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Syrian jets pound rebels awaiting US arms

Syrian artillery and warplanes pounded rebel areas in Damascus on Saturday as President Bashar al-Assad's foes pleaded for advanced weapons from the United States, which has promised them unspecified military aid. Western powers have been reluctant in the past to arm Syrian insurgents, let alone give them sophisticated anti-aircraft missiles. Free Syrian Army (FSA) commander Salim Idriss told Reuters on Friday that rebels, who have suffered setbacks at the hands of Assad's forces in recent weeks, urgently needed anti-aircraft and anti-tank missiles, as well as a protective no-fly zone. "But our friends in United States, they haven't told us yet that they are going to support us with weapons and ammunition," he said after meeting U.S. and European officials in Turkey. A source in the Middle East familiar with U.S. dealings with the rebels has said planned arms supplies would include automatic weapons, light mortars and rocket-propelled grenades.

Russia, an ally of Damascus and fierce opponent of outside military intervention, warned on Saturday against any attempt to enforce a no-fly zone over Syria using F-16 fighter jets and Patriot air defence missile systems from Jordan.

"You don't have to be a great expert to understand that this will violate international law," Foreign Minister Sergei Lavrov told a news conference with his Italian counterpart in Moscow.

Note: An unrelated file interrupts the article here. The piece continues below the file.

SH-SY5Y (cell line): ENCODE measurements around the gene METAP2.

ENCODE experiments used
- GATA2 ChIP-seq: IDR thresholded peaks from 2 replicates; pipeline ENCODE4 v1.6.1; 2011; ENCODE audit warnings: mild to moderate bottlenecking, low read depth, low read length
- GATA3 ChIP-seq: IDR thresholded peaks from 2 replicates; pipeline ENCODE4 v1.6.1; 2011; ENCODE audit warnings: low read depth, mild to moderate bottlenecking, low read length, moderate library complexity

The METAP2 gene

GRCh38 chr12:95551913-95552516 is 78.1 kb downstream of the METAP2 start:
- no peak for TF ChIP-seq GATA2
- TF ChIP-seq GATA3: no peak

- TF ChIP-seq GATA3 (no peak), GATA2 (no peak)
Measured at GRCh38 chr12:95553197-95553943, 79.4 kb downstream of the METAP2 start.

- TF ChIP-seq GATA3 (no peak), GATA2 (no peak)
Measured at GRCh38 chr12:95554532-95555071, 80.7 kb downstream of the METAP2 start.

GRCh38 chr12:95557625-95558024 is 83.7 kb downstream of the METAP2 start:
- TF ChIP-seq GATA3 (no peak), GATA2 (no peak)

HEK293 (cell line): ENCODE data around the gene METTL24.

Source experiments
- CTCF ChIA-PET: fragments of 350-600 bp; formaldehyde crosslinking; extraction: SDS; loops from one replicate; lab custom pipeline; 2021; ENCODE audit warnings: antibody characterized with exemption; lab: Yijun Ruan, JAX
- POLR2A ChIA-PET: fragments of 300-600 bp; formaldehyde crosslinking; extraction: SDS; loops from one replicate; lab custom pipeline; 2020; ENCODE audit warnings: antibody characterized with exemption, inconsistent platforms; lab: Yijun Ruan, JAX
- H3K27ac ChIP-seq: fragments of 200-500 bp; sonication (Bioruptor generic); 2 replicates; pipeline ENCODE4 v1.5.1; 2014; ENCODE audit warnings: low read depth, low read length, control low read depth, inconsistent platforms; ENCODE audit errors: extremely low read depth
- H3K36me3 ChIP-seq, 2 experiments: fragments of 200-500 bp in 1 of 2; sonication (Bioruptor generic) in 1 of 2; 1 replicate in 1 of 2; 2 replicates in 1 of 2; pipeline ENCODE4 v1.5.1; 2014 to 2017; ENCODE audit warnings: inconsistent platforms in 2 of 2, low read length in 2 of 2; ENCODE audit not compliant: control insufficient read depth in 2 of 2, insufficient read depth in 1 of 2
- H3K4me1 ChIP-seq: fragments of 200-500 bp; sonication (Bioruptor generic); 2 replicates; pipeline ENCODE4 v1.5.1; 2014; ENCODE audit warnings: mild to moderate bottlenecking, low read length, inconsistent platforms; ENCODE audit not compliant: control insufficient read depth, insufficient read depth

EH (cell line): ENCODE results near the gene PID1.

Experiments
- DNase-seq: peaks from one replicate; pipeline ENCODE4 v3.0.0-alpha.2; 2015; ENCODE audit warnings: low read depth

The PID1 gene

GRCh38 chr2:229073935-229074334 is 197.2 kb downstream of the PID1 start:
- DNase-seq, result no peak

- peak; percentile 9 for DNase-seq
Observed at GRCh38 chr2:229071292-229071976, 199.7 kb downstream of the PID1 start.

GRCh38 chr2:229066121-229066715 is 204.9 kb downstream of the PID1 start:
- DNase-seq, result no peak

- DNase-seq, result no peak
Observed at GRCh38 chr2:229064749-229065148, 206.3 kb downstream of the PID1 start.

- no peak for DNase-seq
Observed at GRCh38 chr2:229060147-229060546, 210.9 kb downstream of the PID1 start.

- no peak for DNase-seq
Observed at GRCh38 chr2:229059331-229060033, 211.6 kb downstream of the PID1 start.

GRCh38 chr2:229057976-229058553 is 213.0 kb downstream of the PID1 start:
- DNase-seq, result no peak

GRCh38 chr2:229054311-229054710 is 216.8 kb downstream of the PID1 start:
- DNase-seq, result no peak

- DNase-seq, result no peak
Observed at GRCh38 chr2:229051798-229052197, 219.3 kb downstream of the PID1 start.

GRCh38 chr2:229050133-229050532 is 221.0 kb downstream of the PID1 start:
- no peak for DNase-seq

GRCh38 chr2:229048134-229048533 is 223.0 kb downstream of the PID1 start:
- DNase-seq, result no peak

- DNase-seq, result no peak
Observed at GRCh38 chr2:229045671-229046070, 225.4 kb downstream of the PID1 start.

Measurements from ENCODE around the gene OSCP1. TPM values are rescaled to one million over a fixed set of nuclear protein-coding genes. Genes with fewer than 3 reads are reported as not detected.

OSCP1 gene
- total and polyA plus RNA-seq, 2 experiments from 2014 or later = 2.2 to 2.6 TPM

Western diplomats said on Friday the United States was considering a no-fly zone over Syria, but the White House said later that it would be far harder and costlier to set up one up there than it was in Libya, stressing that the United States had no national interest in pursuing that option.

Outgunned rebels have few ways to counter Assad's air power. The pro-opposition Syrian Observatory for Human Rights said jets and artillery had attacked Jobar, a battered district where rebels operate on the edge of central Damascus, on Saturday.

It said heavy artillery was also shelling opposition fighters in the provinces of Homs, Aleppo and Deir al-Zor.

A Turkish official said 71 Syrian army officers, including six generals, had defected to Turkey, in the biggest single mass desertion from Assad's military in months.

The United Nations says at least 93,000 people, including civilians and combatants, have died in the Syrian civil war, with the monthly death toll averaging 5,000 in the past year.

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